The Michigan Wolverines open spring practice Friday with the fewest returning starters in the FBS.
Phil Steele put that number at five onFeb. 25 with his annual chart, and that's the challenge for third-year coach Jim Harbaugh heading into 2017. That's also the talking point, the hurdle and the tagline on the 2017 football season before it starts. How will Michigan compete for a Big Ten championship with five returning starters?
Harbaugh —per usual —combats that notion with his own self-tailored philosophy.
"The waters are hot," Harbaugh told Sporting News on March 12. "The competitive waters are heated up. That's what you're detecting in my voice. I love that kind of situation and coaching that kind of a team."
The waters are hot. That's howwe beginAct III of the Harbaugh era not knowing where those competitive waters will go. Michigan is coming off back-to-back 10-win seasons and has re-emerged as a Big Ten contender. Harbaugh went from an entertaining coach in the NFL to the most polarizing personality in college football, arguably more polarizing than Alabama's Nick Saban.
Everything Harbaugh does draws a reaction, and by that we mean everylittlething.
On the field, it comes in the form of a broken headset against Ohio State. In the offseason, it might be a satellite camp. On social media, it might be a Twitter joust with ESPN's Paul Finebaum or the latest viral hit with a Planters commercial where he shouts at a vending machine. Harbaugh says social media can "Put a smile on your face, and that's a good thing."
It also puts an insular program out there like never before. It's still Fort Schembechler on the inside, but the outside criticisms come from more places now.The go-to citations are the fact the Wolverineshaven't finished better than third in the Big Ten East under Harbaugh. Ohio State's Urban Meyer is 5-0 against Michigan. And, of course, five returning starters. At some point, the Harbaugh phenomenon will have to deliver a Big Ten championship for the Wolverines, which hasn't happened since 2004.
Harbaugh prepared for Act III by landing a top-five recruiting class after sending a potential school-record NFL Draft class to the next level. He didn't reach double-digits wins at Stanford until his fourth and final season there in 2010. The Wolverines are ahead of schedule, even if Harbaugh's schedule turns into a run-on sentence.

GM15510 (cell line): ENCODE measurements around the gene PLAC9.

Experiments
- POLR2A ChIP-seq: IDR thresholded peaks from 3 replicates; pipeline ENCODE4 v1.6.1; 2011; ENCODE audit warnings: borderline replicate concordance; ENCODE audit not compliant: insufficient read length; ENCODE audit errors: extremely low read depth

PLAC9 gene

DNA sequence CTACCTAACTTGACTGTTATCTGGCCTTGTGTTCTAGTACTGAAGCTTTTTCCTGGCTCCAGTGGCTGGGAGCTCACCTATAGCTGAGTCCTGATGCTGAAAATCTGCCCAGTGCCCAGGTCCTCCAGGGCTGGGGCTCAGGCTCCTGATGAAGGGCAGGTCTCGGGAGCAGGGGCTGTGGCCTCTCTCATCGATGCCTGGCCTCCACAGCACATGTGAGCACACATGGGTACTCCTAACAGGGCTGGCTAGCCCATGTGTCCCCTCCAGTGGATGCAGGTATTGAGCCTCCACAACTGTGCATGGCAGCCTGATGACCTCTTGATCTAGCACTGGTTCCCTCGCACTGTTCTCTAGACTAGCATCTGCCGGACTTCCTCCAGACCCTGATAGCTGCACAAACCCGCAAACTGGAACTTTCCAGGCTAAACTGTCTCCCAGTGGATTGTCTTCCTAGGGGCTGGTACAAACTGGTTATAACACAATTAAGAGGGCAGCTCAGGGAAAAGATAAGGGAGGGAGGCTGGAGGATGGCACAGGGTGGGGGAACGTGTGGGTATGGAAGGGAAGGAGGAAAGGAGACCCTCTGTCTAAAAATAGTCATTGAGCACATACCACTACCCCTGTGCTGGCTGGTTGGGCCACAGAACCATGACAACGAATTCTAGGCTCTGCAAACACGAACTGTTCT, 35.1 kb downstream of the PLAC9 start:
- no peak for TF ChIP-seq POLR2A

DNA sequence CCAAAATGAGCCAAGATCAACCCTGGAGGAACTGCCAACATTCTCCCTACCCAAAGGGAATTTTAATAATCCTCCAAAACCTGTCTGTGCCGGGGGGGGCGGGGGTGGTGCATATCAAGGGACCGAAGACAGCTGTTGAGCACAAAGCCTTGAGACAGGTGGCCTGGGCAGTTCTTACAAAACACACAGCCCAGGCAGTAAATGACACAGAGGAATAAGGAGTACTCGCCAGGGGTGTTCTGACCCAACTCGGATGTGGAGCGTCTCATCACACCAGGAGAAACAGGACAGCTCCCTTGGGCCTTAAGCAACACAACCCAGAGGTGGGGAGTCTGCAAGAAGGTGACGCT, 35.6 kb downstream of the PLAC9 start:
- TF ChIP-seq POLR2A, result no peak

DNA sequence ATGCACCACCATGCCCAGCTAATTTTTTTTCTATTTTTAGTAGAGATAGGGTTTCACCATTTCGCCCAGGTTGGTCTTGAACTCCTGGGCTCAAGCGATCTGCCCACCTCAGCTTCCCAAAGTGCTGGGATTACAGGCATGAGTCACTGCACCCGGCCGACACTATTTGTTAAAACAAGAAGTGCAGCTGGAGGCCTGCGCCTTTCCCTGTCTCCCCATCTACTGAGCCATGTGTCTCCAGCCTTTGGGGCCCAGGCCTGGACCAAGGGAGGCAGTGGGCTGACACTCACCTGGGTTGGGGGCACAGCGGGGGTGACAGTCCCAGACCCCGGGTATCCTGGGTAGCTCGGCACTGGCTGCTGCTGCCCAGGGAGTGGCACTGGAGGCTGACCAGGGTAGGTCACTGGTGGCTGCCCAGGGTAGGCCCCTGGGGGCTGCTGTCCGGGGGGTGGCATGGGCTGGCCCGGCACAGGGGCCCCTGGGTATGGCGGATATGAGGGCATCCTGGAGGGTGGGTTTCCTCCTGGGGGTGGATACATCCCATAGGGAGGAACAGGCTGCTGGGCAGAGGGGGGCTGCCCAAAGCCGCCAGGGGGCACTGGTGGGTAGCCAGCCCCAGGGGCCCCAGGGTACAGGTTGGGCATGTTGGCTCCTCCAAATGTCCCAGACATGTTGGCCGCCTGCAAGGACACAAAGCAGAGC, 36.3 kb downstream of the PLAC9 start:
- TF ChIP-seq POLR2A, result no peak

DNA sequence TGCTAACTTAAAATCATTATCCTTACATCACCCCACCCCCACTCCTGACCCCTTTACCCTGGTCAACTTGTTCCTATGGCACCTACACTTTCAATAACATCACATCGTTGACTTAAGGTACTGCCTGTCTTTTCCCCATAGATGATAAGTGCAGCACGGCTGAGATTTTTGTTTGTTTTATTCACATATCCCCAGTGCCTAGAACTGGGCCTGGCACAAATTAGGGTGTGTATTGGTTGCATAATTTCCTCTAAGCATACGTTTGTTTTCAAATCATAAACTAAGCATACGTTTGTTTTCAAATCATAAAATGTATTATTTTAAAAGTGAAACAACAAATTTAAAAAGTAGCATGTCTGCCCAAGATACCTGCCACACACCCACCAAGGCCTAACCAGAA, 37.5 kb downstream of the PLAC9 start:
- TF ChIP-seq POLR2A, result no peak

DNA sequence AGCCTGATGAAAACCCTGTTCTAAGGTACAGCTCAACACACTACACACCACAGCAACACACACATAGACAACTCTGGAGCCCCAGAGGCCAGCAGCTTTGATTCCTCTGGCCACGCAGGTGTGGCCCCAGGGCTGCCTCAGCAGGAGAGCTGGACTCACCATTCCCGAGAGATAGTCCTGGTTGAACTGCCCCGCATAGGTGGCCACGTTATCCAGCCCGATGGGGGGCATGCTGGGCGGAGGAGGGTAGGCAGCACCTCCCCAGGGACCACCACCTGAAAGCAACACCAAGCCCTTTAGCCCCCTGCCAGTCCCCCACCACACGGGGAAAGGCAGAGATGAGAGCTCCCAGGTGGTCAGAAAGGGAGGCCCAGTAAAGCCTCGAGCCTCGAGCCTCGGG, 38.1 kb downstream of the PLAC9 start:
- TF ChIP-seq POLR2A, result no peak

"My wife had a baby two months ago, John, and getting to do a lot of fun stuff with a Planters peanuts commercial and spring ball starting, Michigan is doing great in basketball and the (NFL) Draft is coming," Harbaugh said. "A lot of exciting things. It seems likes one after another. Just keep going. We'll see if we can get better today than we were yesterday and see if we can get better tomorrow than we are today."
That last part is a familiar Harbaugh-ism, a co-mantra of sorts along with "Enthusiasm Unknown to Mankind." He has a plan for tomorrow (or next month). Harbaugh circumvented a NCAA ruling which prohibits off-campus practices during institutional vacation periods. It's almost fitting Act III will start in Rome.
"To go to the Coliseum to be able to walk inside the Coliseum," Harbaugh said. "I've never done that. To be able to be at a papal address. I mean life-changing-kind-of-unbelievable experiences. We'll have a chance to give back and meet with refugees. We're going to put on a football clinic. We're going to be able to have a gladiator school as a team-bonding experience."
That's Harbaugh. It just keeps going and going, an old-school Energizer Bunny who operates within the rules, even if he leaves a lot of gray to be debated across that social media platform. Here's how Harbaugh packages that trip:
"We'll have practices as well but this is an educational opportunity to really tour and see the Spanish Steps, to see things that are 400- and 500-years-old," Harbaugh said. "Those are life-changing experiences. To meet people of different religions, of different languages, of different perspectives. That's educational.
"The way we think about it is putting the college back in college football and the student back in student-athlete," he said. "To be able to experience this together is a tremendous thing."
That's how the Wolverines will begin with five returning starters, with an ultimate team-bonding experience. The offense returns quarterback Wilton Speight and running back Chris Evans but must re-tool the offensive line and receivers. The defense returns Rashan Gary and Mike McCray but will show anew-look secondary. It will be interesting to see if five-star freshman receiver Donovan Peoples-Jones and defensive tackle Aubrey Solomon will be counted on right away. There will be a lot of new faces on the field when Michigan opens at AT&T Stadium —"Jerry World" —on Sept. 2 against Florida.
Harbaugh is preparing for it with another offseason that never ends. He said watching the basketball team's journey to the Big Ten tournament championship caught his eye. That team,"played with confidence and aggression." That's the way Harbaugh wants it on the field, off the field and even on social media.
“It's excitement," Harbaugh said. "You can probably hear it in my voice. Coaching this young team, younger team, hungry team where guys have been waiting behind a guy for a year or two and waiting for their opportunity to get on the field and contribute, to start and have a chance to show what they can do."
The waters are hot, indeed. Harbaugh is telling you and himself that to get ready for what will be most scrutinized coaching job at Michigan to date. Just don't put a tagline on it yet.
Maybe because if we've learned anything from Acts I and II, then we have no idea what will happen at the end ofAct III.